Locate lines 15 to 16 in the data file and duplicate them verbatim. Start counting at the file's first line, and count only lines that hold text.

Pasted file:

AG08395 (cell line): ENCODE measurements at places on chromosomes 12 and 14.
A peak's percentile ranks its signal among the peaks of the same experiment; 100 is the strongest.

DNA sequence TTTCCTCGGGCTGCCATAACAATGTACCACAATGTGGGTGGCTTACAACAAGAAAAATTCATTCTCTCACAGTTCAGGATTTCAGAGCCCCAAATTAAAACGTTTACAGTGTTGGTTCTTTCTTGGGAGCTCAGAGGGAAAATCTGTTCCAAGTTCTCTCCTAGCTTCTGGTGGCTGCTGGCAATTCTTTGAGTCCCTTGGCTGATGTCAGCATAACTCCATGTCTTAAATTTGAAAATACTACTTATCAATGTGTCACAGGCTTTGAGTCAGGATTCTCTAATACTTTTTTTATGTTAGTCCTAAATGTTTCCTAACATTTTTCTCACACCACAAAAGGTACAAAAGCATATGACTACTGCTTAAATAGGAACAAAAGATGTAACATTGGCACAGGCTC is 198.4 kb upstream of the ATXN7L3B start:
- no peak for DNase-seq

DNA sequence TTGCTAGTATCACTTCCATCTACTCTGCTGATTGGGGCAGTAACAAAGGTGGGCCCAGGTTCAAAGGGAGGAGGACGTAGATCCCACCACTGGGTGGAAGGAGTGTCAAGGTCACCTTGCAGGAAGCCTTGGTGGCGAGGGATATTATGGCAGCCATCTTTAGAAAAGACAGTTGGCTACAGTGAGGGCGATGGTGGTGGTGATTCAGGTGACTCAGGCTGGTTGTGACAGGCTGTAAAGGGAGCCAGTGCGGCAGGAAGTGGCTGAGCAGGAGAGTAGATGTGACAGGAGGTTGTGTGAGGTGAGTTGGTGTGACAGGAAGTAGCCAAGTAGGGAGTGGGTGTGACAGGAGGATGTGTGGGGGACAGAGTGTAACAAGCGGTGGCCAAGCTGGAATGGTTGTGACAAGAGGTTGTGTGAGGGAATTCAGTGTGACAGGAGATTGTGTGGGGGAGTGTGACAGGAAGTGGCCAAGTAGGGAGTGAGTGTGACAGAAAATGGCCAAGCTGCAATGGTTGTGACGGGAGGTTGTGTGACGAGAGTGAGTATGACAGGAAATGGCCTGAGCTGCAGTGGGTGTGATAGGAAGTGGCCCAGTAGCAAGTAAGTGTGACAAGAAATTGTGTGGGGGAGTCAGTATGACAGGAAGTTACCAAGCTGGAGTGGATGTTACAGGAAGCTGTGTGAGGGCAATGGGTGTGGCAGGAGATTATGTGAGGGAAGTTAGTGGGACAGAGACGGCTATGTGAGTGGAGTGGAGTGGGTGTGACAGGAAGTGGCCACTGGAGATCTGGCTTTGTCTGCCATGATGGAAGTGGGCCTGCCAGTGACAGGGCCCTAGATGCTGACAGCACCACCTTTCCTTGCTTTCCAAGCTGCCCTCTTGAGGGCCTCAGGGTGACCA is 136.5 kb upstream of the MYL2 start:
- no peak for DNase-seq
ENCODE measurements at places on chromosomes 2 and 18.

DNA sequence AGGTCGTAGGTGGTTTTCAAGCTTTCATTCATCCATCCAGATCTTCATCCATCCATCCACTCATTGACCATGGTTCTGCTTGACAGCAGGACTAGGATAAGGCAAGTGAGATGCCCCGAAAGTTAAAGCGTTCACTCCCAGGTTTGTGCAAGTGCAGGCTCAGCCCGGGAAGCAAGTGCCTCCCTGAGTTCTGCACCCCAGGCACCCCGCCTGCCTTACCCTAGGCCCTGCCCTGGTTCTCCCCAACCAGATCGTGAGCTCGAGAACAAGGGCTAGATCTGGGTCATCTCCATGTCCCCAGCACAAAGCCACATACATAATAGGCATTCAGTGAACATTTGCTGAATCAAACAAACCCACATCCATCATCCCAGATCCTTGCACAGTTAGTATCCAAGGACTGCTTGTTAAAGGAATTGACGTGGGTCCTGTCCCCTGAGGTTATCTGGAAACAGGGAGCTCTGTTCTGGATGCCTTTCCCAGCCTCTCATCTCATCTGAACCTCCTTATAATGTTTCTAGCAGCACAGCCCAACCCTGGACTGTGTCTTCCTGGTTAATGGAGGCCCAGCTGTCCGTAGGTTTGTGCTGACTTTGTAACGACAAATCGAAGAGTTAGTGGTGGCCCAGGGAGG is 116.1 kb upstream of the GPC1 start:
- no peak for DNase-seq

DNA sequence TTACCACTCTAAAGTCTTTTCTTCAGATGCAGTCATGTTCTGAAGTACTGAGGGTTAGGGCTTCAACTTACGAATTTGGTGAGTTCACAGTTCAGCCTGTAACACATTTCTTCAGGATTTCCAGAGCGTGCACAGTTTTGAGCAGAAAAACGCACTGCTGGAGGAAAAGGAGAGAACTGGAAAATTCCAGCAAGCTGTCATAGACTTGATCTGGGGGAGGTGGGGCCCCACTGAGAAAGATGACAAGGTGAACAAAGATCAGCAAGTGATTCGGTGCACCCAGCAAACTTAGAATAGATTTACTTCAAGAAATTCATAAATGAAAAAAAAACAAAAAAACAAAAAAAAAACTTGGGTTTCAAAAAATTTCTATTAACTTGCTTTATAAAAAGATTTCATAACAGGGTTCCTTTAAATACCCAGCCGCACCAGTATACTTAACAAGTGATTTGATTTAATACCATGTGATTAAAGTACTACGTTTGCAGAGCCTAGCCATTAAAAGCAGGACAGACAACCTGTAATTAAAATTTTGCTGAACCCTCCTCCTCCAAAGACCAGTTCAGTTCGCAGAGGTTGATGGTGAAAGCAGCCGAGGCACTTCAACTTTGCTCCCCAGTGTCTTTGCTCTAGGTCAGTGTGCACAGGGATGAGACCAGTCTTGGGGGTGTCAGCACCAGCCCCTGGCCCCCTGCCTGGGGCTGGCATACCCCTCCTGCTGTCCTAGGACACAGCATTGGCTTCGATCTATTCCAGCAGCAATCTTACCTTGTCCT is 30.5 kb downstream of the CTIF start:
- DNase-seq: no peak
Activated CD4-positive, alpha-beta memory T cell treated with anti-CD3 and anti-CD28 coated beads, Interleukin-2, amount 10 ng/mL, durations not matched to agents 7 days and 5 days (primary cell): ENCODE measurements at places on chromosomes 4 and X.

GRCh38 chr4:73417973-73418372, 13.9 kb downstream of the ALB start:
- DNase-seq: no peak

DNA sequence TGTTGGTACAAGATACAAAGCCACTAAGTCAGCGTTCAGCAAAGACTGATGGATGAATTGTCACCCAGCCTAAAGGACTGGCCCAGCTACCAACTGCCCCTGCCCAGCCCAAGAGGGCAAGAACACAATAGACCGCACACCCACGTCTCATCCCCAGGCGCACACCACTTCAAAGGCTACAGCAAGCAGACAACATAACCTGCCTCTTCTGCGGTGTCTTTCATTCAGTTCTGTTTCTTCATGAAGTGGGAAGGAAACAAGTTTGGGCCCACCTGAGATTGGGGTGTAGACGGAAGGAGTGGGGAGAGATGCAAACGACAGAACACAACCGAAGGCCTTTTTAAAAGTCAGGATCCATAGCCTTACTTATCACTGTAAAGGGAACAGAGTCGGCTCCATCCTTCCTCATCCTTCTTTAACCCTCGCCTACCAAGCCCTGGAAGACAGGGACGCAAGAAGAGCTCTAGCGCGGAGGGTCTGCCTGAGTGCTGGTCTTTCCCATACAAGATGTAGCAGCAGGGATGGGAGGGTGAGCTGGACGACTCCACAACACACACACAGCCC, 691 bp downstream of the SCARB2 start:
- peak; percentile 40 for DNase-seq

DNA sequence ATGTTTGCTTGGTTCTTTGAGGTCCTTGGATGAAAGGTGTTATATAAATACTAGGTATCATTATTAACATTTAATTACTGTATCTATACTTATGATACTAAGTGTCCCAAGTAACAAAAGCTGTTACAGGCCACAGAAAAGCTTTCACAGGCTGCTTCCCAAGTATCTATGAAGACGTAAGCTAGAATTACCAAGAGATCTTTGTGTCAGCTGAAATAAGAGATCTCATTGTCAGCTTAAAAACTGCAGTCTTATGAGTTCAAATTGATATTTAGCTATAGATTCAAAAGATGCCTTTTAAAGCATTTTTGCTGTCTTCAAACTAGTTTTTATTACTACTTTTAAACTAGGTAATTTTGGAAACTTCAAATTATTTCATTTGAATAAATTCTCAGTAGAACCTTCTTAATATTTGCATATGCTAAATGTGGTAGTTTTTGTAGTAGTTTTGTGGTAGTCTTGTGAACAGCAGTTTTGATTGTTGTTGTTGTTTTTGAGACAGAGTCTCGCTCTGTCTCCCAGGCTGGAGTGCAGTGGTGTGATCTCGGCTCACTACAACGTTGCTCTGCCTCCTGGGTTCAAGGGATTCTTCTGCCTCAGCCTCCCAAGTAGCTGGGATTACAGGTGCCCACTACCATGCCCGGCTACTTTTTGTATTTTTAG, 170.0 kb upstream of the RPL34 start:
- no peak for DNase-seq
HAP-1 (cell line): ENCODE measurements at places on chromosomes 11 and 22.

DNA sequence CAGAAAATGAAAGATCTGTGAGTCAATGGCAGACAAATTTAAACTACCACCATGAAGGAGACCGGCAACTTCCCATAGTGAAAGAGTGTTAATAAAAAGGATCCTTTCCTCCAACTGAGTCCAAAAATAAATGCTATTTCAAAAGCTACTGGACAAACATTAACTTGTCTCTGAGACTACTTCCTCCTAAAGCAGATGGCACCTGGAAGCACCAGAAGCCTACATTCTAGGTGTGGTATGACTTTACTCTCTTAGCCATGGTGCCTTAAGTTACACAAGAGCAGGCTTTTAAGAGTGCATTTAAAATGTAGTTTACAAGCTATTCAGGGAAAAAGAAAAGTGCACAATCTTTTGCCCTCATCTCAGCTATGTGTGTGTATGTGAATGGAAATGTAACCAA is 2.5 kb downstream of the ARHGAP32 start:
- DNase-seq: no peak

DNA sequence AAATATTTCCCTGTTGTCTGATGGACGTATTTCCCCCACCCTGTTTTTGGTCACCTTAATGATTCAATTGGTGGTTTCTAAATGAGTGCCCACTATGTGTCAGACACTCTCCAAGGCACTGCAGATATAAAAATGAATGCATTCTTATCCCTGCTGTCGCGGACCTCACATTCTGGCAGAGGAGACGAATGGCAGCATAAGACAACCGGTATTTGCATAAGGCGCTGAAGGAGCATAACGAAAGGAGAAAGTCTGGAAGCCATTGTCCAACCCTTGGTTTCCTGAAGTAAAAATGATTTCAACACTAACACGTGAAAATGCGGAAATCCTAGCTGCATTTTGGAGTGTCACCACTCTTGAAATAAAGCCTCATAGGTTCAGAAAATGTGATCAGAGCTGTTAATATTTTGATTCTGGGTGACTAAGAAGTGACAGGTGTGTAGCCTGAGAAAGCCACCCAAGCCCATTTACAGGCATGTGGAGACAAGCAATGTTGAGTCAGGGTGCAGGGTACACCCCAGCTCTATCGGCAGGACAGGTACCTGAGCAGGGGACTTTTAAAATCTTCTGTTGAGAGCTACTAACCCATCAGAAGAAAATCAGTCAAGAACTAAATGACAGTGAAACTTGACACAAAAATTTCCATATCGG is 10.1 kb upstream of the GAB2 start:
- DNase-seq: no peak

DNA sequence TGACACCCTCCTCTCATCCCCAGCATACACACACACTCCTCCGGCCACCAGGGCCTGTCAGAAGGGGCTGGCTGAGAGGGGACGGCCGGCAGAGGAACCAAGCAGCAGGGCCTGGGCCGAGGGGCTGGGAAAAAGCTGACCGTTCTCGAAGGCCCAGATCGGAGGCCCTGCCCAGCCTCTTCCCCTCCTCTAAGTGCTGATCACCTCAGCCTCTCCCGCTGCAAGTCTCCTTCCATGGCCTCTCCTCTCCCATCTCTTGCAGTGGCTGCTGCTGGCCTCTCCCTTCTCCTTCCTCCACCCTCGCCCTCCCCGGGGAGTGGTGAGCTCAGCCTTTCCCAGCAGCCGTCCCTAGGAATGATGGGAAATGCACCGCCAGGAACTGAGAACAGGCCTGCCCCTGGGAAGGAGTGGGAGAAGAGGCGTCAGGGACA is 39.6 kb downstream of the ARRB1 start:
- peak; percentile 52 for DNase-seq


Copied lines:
DNA sequence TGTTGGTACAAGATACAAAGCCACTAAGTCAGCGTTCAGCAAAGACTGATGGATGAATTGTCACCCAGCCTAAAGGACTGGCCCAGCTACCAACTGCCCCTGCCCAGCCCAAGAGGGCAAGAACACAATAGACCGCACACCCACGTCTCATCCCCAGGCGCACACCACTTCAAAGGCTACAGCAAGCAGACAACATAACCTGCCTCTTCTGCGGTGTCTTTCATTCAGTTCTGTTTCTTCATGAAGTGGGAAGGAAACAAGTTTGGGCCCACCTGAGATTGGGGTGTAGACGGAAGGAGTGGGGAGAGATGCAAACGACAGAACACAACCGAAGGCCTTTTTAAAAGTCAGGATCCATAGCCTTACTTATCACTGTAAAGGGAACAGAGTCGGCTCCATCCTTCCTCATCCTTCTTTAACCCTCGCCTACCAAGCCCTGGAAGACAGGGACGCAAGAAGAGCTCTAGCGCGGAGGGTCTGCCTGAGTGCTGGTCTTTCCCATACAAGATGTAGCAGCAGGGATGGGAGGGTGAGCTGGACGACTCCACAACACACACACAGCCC, 691 bp downstream of the SCARB2 start:
- peak; percentile 40 for DNase-seq